How My Father And President Kennedy Saved The World


John Kennedy replaced Dwight Eisenhower in the White House in January 1961, as the situation in Cuba grew increasingly threatening. Bombs began to explode on the streets of Havana and claimed their first victims. I asked Father repeatedly, “How can we help Cuba?” He thought the most we could do was sell it weapons. I asked him: “Shouldn’t we sign a mutual assistance treaty with Cuba, as we have with our European and Asian neighbors?” Father thought the idea not only useless but dangerous. If the Americans invaded Cuba, how could we help the Cubans? The U.S. Navy was vastly superior to ours. Cuba was 90 miles by sea from Florida and 7,000 miles from the nearest Soviet port. What else could be done? Start a third world war? Insane. Father preferred not to take the risk. Instead he decided to speed up deliveries of small arms, tanks, and artillery—but not directly. Cuba signed an agreement with Czechoslovakia rather than the U.S.S.R.

Early on the morning of April 17, 1961, Father’s sixty-sixth birthday, an invasion force landed at the Bay of Pigs in Cuba. Reports said that only Cuban émigrés took part in the operation and that the U.S. fleet cruising offshore was not interfering. Father didn’t believe it. His mood turned grim. He nourished no illusions that Castro could withstand the Americans. Then Castro announced publicly that he had chosen socialism. He resolved to win or die as a Communist. Father disapproved: “This isn’t the time to do it. He’s burning all the bridges behind him. Now the Americans won’t let him off. There’s no use thinking of negotiations.” On the other hand, such dedication made a powerful impression on Father.

Hours passed. Days passed. Castro held on and even gradually seized the initiative. The Americans did not invade. At three-fifteen on the morning of April 20, Havana Radio announced that the mercenaries had been routed and the Cuban people were victorious. The battle had lasted 72 hours.

Father beamed. He sent heartfelt congratulations to his new friend Fidel. But he believed the Americans would not give up: They would take stock of their mistakes, choose their time, and then bring the weight of their regular army to bear.

The defense of Cuba became a matter of prestige for the Soviet Union, something like West Berlin was for the United States. If you did not defend that small patch of land deep inside enemy territory that was allied to you, no one would believe in your willingness or, more important, your ability to defend your allies. That was what motivated President Kennedy to proclaim himself a Berliner. But Kennedy had a big army in West Germany and NATO at his back. How would we help Cuba if the Americans took it into their heads to attack? Send our ships and planes? The Americans would block all access to the island whether by sea or air. The only resort was to do something extraordinary enough to make Washington understand that an assault on Cuba would have dire consequences.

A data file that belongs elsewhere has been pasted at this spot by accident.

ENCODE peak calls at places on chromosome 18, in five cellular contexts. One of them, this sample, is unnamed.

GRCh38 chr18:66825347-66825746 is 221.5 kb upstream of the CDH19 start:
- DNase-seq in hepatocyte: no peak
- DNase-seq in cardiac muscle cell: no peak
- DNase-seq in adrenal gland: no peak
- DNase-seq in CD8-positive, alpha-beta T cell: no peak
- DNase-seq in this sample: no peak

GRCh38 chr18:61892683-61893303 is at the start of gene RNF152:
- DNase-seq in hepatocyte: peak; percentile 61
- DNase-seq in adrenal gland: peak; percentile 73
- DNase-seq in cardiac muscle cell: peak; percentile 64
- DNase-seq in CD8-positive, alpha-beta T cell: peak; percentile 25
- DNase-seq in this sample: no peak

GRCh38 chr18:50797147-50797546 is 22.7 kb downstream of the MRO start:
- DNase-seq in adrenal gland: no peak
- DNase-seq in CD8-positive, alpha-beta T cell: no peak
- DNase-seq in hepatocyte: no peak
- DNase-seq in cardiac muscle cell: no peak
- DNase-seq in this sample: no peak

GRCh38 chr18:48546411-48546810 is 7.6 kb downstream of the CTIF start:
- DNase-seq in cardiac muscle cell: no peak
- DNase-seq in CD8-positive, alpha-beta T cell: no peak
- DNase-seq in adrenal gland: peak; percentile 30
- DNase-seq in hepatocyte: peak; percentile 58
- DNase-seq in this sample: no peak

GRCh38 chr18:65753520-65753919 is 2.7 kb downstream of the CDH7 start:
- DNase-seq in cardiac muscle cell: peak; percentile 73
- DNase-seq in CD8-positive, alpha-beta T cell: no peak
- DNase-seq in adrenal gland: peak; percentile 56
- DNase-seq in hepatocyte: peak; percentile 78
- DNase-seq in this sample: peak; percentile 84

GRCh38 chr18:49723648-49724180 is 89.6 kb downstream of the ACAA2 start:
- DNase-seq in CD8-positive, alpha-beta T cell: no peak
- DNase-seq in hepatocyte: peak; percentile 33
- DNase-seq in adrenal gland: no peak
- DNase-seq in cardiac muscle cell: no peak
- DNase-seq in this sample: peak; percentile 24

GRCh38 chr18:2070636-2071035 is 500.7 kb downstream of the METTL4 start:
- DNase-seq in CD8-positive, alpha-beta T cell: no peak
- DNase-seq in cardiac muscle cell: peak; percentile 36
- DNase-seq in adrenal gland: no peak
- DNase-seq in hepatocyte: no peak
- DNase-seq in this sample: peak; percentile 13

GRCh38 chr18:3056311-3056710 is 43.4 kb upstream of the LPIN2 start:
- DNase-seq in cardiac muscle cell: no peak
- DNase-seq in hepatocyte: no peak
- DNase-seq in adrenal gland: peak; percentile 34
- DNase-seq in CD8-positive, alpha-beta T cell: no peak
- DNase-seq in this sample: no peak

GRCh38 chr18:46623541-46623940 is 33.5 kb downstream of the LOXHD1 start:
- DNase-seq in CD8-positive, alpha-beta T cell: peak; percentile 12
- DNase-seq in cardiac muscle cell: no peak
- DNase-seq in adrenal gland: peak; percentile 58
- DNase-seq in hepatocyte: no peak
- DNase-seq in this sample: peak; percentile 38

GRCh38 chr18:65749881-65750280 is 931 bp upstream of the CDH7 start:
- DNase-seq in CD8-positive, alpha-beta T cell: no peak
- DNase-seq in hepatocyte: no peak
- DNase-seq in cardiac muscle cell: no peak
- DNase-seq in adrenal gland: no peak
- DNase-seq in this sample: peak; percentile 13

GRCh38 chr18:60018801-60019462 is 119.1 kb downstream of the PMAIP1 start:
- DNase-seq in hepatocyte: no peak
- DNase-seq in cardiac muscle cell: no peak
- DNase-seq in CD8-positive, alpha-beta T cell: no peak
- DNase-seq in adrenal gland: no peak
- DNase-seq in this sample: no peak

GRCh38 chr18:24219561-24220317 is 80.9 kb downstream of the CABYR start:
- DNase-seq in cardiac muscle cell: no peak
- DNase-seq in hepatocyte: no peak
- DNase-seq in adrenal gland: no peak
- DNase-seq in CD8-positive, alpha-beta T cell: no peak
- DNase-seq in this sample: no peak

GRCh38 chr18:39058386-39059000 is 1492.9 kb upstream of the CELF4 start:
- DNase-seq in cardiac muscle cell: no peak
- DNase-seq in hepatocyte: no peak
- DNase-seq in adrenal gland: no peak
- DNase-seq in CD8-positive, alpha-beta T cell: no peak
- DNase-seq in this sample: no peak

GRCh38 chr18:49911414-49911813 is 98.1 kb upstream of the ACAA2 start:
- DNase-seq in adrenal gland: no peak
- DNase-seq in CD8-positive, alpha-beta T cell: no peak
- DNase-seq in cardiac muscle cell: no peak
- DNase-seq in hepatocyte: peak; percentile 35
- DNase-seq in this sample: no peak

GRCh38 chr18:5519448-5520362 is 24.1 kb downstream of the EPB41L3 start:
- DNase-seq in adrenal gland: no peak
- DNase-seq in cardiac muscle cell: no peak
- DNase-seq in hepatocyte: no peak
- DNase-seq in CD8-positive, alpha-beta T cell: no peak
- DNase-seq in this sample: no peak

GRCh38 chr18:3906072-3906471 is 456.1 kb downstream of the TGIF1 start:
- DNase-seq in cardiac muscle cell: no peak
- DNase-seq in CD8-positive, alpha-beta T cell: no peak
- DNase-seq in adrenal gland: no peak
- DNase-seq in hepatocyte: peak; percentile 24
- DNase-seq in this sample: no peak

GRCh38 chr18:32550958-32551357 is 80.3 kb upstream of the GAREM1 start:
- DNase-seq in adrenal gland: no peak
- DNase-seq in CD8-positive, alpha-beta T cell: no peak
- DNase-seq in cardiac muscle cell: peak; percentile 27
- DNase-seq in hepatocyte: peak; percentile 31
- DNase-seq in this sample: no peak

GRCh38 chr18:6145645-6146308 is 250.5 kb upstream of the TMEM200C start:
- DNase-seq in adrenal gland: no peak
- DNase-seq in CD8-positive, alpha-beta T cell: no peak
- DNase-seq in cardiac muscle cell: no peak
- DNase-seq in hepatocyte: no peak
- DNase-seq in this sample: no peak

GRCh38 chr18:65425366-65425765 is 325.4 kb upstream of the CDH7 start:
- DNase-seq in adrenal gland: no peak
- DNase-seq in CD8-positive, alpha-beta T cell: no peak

At the end of May 1962, Father decided to send strategic nuclear missiles to Cuba. In making this decision, he relied on our Russian and European experience—on our history. For centuries enemies had constantly replaced one another on Russia’s borders: the Mongols, Swedes, Poles; Lithuanians, Turks, Napoleon, the British, Germans, and again the Germans; after the Second World War the Germans had been replaced by U.S. air bases. American bombers could demolish our cities at any moment. During its entire history Russia had been within range of hostile weaponry. Russia had to rely on sound judgment on the part of opposing political leaders, on an American President’s not sending his squadrons to bomb Moscow without good reason. Father assumed that Americans—not just the President but ordinary people—would think more or less the same way.


Who would dream that Kennedy was preparing to start a war, to precipitate a Russia barely reviving after the last war into a new cycle of destruction? And for what? For the victory of communism in the United States? Father often said that communism was not a dogma but a better, richer, freer life for ordinary people. Americans were a pragmatic people. When they were convinced, sooner or later, of the advantages of the new system, they would choose it over capitalism, which was increasingly decrepit and convulsed by economic crisis. Why should we fight to achieve that goal when time was on socialism’s side? And how could Americans imagine that we would attack them when they enjoyed a 9 to 1 superiority in nuclear weapons? (At the time, the CIA even thought it was 18 to 1.)

That was what Father supposed, but Americans thought otherwise. They were fortunate. For more than two centuries wide oceans had protected their land from enemies. Unlike Russians, they were used to living in security and were horrified by the possibility, however remote, of any vulnerability. The presence of Soviet ballistic missiles near America’s borders evoked shock, and even psychosis. The press further inflamed emotions; the country lost its bearings; and the Cuban Missile Crisis became primarily an American psychological crisis. It seemed to Americans that they could continue to live as before only if the missiles were removed from Cuba, and removed at any price.